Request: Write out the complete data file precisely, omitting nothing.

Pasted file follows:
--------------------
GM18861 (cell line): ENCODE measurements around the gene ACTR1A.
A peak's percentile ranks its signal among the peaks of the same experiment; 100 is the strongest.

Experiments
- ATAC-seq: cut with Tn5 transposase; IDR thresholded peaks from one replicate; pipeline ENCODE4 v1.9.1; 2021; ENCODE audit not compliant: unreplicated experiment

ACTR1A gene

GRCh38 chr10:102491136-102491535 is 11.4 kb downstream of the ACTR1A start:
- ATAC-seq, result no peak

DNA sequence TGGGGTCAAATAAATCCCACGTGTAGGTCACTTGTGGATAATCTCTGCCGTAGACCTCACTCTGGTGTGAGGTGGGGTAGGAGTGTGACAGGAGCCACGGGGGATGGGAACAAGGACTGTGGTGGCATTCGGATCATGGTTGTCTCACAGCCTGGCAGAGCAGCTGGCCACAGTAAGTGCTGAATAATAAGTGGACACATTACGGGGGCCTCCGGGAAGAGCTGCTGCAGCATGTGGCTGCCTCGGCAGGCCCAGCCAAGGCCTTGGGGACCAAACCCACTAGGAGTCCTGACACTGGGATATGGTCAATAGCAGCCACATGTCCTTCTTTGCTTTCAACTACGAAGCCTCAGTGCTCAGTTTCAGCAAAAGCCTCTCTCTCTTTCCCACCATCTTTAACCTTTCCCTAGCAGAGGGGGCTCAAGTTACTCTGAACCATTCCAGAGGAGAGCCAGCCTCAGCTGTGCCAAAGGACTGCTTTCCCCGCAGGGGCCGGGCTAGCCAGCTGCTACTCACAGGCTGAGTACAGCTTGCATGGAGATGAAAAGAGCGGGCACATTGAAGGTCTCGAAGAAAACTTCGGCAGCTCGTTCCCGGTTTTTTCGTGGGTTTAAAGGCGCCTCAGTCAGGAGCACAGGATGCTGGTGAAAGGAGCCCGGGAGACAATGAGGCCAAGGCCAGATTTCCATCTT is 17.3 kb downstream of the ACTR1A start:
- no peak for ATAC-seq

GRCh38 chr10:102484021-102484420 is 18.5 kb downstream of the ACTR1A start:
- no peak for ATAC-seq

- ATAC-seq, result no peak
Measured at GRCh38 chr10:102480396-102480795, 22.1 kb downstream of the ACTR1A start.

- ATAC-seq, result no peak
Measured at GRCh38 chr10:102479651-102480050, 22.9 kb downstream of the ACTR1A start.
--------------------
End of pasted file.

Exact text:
GM18861 (cell line): ENCODE measurements around the gene ACTR1A.
A peak's percentile ranks its signal among the peaks of the same experiment; 100 is the strongest.

Experiments
- ATAC-seq: cut with Tn5 transposase; IDR thresholded peaks from one replicate; pipeline ENCODE4 v1.9.1; 2021; ENCODE audit not compliant: unreplicated experiment

ACTR1A gene

GRCh38 chr10:102491136-102491535 is 11.4 kb downstream of the ACTR1A start:
- ATAC-seq, result no peak

DNA sequence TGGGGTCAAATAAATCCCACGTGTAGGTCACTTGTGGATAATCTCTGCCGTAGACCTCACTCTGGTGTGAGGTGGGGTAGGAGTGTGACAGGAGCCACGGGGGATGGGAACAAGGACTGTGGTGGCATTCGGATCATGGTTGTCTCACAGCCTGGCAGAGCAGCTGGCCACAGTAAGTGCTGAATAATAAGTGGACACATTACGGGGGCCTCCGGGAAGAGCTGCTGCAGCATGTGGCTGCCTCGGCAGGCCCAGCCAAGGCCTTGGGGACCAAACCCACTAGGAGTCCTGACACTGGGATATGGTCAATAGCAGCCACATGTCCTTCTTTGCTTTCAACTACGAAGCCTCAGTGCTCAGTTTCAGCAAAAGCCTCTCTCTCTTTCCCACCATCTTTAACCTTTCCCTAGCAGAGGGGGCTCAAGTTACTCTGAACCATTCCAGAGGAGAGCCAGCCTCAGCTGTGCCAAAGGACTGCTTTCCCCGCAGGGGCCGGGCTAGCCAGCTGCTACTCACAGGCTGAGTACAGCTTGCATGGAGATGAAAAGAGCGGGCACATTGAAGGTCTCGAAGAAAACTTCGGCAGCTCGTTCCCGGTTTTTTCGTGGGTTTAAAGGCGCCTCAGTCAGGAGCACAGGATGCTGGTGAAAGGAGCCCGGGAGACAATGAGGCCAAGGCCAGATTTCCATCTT is 17.3 kb downstream of the ACTR1A start:
- no peak for ATAC-seq

GRCh38 chr10:102484021-102484420 is 18.5 kb downstream of the ACTR1A start:
- no peak for ATAC-seq

- ATAC-seq, result no peak
Measured at GRCh38 chr10:102480396-102480795, 22.1 kb downstream of the ACTR1A start.

- ATAC-seq, result no peak
Measured at GRCh38 chr10:102479651-102480050, 22.9 kb downstream of the ACTR1A start.